The Federal Reserve said on Friday it would again lower the minimum loan size for its pandemic-era small business program.
Details: Businesses and nonprofits will be able to borrow a minimum of $100,000 from the facility, down from $250,000 — a move that might attract smaller businesses that don't need as hefty of a loan. Since the program launched earlier this year, the minimum loan size has been reduced twice.
- The Fed also said banks can collect higher fees on these loans, which would encourage banks to lend.
Why it matters: The Main Street Lending Program has received heavy criticism, including from members of Congress who said it doesn't go far enough to help mom-and-pop businesses.
- Demand has been weak. The program has only doled out 400 loans worth $3.7 billion — a sliver of the $600 billion the facility has the capacity to lend.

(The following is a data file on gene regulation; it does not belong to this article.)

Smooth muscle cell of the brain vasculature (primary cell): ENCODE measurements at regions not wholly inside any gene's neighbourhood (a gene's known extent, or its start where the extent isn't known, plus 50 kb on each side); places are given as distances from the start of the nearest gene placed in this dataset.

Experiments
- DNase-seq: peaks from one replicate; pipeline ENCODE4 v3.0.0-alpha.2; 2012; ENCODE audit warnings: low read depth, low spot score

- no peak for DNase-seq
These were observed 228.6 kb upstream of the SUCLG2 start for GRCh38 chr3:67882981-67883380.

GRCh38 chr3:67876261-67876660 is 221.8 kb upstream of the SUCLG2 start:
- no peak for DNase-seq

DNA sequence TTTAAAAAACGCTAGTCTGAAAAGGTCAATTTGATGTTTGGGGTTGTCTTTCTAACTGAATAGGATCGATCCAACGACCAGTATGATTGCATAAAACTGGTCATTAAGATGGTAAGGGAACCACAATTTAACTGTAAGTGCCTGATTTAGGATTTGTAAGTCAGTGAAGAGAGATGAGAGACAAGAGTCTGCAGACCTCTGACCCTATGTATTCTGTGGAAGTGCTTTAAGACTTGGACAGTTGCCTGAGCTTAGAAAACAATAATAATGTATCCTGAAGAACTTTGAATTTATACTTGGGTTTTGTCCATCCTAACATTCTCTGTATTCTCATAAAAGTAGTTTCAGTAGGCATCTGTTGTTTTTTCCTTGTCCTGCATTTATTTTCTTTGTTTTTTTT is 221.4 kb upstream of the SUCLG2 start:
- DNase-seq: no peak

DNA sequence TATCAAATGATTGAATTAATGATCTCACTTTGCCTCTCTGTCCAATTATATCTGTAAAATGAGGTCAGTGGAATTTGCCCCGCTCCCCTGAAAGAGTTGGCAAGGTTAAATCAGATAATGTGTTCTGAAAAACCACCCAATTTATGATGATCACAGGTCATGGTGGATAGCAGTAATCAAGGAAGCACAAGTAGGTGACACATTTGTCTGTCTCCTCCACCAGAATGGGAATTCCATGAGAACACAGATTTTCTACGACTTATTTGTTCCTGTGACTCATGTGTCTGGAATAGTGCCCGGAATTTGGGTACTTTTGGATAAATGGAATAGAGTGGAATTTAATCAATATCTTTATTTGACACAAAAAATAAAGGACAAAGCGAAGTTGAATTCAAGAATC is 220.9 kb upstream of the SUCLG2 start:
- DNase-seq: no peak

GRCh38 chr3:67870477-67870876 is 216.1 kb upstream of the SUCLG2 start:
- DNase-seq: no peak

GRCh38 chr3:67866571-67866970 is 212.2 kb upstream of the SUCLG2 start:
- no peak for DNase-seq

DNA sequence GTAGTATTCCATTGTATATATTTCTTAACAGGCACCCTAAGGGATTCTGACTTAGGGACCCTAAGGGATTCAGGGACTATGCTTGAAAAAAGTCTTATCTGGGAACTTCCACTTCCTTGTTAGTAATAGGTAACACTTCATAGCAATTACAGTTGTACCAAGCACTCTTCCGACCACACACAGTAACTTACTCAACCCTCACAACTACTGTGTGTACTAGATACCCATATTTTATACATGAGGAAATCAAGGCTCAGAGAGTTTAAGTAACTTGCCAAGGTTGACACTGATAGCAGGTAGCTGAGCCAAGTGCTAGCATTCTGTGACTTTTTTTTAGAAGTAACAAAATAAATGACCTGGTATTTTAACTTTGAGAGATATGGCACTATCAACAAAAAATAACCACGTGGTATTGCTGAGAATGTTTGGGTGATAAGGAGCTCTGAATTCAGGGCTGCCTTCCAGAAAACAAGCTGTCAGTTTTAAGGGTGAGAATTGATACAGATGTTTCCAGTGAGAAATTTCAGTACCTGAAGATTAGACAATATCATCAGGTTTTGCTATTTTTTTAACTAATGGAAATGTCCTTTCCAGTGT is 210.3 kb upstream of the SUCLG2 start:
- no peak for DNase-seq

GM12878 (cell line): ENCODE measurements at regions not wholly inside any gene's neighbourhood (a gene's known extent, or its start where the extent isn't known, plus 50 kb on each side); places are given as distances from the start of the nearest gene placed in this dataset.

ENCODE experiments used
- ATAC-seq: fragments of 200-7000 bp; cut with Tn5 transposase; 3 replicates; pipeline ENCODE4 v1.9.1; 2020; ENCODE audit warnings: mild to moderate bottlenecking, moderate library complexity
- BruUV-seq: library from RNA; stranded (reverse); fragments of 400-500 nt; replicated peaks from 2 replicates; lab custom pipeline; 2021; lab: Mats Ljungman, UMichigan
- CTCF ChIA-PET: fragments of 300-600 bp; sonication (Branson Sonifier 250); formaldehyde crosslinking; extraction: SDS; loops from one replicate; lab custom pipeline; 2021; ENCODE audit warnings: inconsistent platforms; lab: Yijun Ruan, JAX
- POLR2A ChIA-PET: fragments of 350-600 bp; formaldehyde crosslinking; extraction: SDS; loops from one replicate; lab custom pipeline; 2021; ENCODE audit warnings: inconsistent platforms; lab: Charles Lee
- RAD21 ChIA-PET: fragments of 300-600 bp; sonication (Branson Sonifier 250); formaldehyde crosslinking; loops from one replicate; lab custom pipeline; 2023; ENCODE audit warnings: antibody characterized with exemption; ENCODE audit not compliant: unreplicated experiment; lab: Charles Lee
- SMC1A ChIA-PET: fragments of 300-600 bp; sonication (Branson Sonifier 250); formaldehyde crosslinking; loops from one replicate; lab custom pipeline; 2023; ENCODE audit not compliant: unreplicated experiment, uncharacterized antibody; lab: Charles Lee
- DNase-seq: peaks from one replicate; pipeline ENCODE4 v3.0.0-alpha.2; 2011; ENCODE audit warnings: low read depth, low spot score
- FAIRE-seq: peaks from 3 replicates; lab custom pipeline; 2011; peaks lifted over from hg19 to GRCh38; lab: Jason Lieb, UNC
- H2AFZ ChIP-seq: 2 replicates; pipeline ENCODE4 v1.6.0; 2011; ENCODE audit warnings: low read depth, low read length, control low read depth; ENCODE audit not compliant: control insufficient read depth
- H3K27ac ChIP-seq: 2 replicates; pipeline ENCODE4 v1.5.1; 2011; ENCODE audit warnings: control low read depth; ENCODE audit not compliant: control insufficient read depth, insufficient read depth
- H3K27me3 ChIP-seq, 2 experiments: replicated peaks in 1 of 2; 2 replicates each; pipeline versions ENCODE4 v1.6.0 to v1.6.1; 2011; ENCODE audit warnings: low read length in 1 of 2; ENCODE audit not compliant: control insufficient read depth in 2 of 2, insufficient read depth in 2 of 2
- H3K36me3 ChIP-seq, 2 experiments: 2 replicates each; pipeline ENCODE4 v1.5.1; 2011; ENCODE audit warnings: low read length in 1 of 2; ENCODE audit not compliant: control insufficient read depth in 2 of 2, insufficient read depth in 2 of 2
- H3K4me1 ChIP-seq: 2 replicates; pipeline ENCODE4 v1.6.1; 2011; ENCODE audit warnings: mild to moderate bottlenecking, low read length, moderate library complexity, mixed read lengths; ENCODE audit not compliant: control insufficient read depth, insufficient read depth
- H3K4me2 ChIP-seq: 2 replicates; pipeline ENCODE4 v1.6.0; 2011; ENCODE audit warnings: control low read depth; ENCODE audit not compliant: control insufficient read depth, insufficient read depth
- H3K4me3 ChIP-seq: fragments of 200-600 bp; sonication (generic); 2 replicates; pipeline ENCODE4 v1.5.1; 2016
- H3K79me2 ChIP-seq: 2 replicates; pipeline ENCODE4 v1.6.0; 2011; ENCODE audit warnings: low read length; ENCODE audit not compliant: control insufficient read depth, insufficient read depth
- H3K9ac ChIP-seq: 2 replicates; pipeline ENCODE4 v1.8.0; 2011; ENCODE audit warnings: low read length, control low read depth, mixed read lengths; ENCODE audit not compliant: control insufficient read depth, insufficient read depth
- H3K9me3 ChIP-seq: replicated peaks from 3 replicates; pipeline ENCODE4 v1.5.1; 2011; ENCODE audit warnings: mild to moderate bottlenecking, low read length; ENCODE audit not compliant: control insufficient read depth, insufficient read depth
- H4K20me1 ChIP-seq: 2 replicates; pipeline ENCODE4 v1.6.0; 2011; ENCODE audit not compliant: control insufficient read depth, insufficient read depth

The big picture: The change comes as small businesses that have been ravaged by the pandemic might need another lifeline, as higher case counts threaten renewed economic lockdowns.
- The Fed says the move will "better target support to smaller businesses that employ millions of workers and are facing continued revenue shortfalls due to the pandemic," according to the release.
Yes, but: Fed chairman Jerome Powell has noted that piling on debt might not help small businesses.
- Rather, forgivable loans — like those offered through the Paycheck Protection Program — would be more helpful, but the Fed can't issue those, Powell says.
- It's unclear when (or if) another round of PPP is coming. Congress is still deadlocked over another stimulus package.
- Powell told Congress last month that there was "very little demand" in the facility for small business loans below $1 million.
What's next: The Fed releases a policy decision next week, followed by a news conference on Thursday.